THE LIFE OF A PAINTER
Plunging headlong into life, the young artist virtually invented Himself during his homeless travels across Europe. Conspicuous not only in his remarkable talent for painting but also in the eccentricity of his dress and the wildness of his behavior, life came to symbolize the freewheeling spirit of the rebel artist.
He is one artist for whom travel would prove to be a great liberator; Europe and its people became his canvas. This artistís rejection of conventional taste was founded in an almost physical revulsion for the stultifying world of the Midwest in which he grew up. The sense of claustrophobia in class, color and traditional religion was his mortuary. Born in the spring of 1963, son of a Cherokee Indian, gypsy, and traveling musician father. His mother one of 18 brothers and sister, and in his words, the cement plantation worker for General Motors. ďMy mother worked very hard to keep food on the table and to make sure we looked respectful in church, there were nine uncles and six aunts, most were ministers, I had no escape from God.Ē
Even after the loss of faith in formal religion, his temperamental inclination for ecstasy lent fervent expression to his art that beauty was a quality both supernatural and eternal. His thoughts are transmitted onto wood, canvas and discarded artifacts that lay dormant in the gutter of a consumption-obsessed society. He recycles his materials, wood blocks, plain brown paper bags, 200-year-old canvas stripped from walls. He has created a world of raw vision to touch in us the pain and splendor of life. Drugs, sex, religion, hypocrisy, philosophy, life, death and religions scrolls of saint-like monsters are all subjects of his experienced journey.
The paintings are a voice.Download Curriculum Vitae
Bringing Cool, Color and Care to An Expanding Art Community
Source: The Neighborhood News Online
We first met Eve Kemp when he strode into the Wellington Square Farmers market dressed in striking high style. Friendly and engaging we soon found out he was an artist who had recently moved into one of a series of storefront art studios in the Washington and Rimpau neighborhood in Mid-City.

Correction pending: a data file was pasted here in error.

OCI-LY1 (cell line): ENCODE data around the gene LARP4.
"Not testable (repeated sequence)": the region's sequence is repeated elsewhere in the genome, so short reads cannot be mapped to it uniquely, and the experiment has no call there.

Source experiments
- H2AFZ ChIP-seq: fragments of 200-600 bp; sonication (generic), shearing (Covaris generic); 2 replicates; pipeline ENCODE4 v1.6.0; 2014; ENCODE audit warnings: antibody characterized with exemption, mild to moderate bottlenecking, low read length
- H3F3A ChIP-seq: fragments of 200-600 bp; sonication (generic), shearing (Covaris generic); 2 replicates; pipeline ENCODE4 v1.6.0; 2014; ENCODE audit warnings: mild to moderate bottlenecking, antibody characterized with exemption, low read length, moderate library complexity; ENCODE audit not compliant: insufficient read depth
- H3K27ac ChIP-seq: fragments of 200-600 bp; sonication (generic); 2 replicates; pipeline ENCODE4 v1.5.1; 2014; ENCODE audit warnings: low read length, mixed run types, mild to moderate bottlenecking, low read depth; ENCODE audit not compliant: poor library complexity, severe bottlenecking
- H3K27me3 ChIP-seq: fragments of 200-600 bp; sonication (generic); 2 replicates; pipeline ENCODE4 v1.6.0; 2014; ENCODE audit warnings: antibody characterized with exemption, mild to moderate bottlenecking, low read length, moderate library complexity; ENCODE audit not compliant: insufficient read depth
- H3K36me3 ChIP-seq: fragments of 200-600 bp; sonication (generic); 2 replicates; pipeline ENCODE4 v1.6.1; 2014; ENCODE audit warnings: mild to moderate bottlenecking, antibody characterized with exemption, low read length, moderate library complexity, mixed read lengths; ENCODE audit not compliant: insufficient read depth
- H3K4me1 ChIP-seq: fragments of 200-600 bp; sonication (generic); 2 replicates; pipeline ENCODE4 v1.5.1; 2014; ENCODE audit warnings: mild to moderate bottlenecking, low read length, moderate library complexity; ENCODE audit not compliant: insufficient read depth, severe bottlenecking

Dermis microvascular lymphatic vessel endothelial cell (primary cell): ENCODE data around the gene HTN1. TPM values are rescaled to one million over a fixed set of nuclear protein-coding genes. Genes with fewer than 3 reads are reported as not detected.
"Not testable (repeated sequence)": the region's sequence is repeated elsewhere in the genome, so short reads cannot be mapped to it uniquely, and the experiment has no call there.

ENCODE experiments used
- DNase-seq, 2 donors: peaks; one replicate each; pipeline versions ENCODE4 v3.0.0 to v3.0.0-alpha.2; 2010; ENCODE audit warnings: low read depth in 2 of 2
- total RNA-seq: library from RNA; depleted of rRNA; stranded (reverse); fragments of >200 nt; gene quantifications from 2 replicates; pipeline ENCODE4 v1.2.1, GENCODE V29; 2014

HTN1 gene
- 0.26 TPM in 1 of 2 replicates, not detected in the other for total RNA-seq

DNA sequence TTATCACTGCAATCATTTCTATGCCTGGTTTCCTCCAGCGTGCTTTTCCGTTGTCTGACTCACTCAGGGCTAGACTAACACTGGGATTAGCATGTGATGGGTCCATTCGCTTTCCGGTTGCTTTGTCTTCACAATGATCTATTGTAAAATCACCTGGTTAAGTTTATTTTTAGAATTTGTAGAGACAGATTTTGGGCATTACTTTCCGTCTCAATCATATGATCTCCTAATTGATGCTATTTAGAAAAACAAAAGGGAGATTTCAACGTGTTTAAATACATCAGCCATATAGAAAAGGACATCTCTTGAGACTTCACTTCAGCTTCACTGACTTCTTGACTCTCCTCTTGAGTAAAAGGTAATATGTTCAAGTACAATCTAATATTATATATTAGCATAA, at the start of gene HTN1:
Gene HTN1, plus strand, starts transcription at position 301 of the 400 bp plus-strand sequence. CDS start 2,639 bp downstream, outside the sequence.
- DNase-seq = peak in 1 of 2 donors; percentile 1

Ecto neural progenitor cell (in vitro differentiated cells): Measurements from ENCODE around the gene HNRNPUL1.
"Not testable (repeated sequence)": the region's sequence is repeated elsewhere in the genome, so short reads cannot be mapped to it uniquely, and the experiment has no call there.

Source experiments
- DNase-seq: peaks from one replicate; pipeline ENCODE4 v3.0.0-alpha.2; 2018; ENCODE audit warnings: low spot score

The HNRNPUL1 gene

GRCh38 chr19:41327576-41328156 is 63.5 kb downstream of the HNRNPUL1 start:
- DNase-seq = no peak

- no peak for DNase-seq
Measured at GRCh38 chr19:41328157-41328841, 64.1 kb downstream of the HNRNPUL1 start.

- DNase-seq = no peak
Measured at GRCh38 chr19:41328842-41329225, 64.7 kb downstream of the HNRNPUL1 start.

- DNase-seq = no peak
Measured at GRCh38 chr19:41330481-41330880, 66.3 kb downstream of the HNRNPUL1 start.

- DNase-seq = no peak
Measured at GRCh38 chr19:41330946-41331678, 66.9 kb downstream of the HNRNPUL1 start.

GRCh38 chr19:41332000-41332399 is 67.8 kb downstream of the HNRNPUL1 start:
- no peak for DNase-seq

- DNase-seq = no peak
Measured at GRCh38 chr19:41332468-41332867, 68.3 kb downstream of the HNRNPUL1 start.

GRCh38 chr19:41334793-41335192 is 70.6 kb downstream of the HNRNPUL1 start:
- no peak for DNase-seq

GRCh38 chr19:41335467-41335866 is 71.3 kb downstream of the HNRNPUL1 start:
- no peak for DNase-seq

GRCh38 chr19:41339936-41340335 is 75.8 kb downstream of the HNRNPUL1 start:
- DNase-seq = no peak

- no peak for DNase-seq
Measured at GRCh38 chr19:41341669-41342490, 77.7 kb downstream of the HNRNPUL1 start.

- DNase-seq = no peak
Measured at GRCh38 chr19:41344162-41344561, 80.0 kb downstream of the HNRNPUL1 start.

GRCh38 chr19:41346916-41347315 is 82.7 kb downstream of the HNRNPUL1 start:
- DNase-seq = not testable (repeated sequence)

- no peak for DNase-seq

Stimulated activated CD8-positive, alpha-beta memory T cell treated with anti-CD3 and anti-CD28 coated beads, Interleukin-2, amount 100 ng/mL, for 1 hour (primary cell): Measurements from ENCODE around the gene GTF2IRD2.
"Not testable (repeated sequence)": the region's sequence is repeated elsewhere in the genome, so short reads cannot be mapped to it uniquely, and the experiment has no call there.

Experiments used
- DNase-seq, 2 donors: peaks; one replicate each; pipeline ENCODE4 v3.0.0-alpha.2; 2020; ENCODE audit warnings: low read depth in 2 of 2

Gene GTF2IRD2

Exceptionally community minded, Eve immediately began connecting to the neighborhood by energizing the visuals of his block. He added large decorative signage, installed beautiful wooden doors and open windows that displayed his exuberant paintings and allowed people to look into a studio filled with artwork and artifacts. One imagines this is what a Paris atelier in the 1920ís may have looked like.
Your Moment Of Zentz: Eve
Last week I met up with artist Eve Kemp at his new studio and gallery space, Haus of Eve, to photograph him for a portrait series of Los Angeles artists, which Iíve been slowly working on over the past few years. Located on Washington Blvd. in Mid-City, Eveís space is something to be experienced. Itís a French-gothic, candlelit den decorated with long, red curtains, porcelain figurines and unusual collectibles and also a gallery featuring a large selection of his paintings, which often incorporate recycled materials and have been described as human expressionist. He describes the entirety of it all as an installation, which seems right, since the feeling upon walking through the door is that youíre in another world. At first I was overwhelmed by all that I saw, but Iíve learned through experience that this is a good problem to have. Much more preferable than a blank wall. Everything was chill though, with friends coming and going over the couple hours I spent with him. I was quickly able to make sense of the chaos and find some compositions I liked. If youíre ever in the area, I suggest you take a look for yourself.
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